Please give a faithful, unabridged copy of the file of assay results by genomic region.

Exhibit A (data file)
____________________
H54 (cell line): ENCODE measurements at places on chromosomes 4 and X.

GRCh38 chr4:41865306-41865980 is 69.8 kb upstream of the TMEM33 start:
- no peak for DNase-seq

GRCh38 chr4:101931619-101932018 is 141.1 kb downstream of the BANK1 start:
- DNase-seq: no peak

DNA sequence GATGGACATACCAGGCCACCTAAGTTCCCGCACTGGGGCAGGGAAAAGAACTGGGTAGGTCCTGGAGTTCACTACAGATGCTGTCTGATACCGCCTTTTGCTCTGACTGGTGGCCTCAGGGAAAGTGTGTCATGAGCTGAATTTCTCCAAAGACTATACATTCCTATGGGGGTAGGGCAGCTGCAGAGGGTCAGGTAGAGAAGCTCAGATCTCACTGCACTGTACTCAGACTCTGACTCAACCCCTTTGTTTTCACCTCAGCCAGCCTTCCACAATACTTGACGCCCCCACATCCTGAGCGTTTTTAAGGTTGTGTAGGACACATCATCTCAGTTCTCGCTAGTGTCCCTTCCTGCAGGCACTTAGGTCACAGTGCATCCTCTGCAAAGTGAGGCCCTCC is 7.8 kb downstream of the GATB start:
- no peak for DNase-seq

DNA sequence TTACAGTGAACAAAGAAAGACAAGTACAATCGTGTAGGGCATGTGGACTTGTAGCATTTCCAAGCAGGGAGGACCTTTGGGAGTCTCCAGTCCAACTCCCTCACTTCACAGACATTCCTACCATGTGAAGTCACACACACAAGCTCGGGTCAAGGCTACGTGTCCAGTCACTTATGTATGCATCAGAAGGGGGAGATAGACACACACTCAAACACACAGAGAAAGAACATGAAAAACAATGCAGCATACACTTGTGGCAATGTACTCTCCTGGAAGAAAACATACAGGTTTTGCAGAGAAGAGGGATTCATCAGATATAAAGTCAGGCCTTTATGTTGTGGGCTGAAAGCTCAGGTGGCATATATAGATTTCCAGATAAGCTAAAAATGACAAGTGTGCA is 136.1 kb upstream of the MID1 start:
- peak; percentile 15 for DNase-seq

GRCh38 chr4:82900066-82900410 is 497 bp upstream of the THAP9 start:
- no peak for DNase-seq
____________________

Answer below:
H54 (cell line): ENCODE measurements at places on chromosomes 4 and X.

GRCh38 chr4:41865306-41865980 is 69.8 kb upstream of the TMEM33 start:
- no peak for DNase-seq

GRCh38 chr4:101931619-101932018 is 141.1 kb downstream of the BANK1 start:
- DNase-seq: no peak

DNA sequence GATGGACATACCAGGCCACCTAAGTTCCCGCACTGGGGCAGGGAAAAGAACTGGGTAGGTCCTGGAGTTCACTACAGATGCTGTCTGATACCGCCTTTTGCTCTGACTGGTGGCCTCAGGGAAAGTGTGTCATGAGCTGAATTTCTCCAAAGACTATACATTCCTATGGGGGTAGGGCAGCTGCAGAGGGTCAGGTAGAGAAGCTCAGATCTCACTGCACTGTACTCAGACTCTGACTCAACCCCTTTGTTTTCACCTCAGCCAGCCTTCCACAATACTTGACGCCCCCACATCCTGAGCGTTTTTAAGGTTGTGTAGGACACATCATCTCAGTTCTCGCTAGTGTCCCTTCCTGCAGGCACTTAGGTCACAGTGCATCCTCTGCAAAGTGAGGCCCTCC is 7.8 kb downstream of the GATB start:
- no peak for DNase-seq

DNA sequence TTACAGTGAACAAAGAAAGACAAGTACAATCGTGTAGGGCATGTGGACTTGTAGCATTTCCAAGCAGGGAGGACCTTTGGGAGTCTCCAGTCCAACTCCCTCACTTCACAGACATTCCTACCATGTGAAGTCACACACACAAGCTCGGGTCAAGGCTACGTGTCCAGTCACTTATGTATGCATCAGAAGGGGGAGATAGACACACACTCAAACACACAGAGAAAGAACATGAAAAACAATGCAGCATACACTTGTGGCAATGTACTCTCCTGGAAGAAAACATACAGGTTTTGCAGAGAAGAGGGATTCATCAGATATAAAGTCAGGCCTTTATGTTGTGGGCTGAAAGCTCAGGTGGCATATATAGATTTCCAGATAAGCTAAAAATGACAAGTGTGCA is 136.1 kb upstream of the MID1 start:
- peak; percentile 15 for DNase-seq

GRCh38 chr4:82900066-82900410 is 497 bp upstream of the THAP9 start:
- no peak for DNase-seq